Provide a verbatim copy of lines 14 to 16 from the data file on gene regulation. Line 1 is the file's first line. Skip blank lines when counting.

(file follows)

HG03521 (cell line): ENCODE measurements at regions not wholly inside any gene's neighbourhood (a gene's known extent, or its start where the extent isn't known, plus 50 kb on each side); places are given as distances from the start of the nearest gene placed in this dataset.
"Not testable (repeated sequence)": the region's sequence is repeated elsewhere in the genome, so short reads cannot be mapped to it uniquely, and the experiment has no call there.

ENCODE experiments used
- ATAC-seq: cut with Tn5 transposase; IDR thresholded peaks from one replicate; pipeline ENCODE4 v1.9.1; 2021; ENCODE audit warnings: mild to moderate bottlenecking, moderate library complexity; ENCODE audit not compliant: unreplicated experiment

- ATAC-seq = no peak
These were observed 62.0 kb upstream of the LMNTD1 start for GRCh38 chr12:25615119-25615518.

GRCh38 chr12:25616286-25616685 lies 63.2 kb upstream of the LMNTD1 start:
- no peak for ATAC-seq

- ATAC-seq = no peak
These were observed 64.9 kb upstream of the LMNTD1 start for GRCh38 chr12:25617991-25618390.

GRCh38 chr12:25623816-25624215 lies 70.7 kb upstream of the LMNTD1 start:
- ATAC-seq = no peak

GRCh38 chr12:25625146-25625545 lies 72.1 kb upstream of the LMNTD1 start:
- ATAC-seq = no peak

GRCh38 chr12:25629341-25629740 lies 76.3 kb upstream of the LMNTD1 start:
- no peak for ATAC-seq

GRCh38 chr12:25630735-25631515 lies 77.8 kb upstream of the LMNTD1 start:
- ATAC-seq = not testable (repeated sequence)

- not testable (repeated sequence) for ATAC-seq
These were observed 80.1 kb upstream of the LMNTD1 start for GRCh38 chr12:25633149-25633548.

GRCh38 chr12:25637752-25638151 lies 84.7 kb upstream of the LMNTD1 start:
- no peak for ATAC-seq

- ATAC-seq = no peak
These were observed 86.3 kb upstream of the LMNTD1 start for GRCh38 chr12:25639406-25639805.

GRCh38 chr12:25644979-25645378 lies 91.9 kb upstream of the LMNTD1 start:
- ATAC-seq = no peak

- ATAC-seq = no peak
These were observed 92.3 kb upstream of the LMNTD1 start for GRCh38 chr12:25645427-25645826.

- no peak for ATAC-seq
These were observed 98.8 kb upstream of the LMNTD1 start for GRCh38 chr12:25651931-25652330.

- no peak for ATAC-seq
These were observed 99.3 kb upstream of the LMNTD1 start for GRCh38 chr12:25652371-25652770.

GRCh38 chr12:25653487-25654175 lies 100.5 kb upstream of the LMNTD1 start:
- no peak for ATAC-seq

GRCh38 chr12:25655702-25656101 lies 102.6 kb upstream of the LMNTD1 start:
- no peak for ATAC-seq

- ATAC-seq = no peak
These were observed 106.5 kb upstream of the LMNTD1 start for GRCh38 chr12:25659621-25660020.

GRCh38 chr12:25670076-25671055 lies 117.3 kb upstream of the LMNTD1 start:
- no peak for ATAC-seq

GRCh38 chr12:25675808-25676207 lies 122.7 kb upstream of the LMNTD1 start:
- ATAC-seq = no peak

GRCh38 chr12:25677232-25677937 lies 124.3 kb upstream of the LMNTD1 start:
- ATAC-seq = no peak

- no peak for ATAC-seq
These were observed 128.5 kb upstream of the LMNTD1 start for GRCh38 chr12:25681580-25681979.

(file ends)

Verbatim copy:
- ATAC-seq = no peak

GRCh38 chr12:25629341-25629740 lies 76.3 kb upstream of the LMNTD1 start:
- no peak for ATAC-seq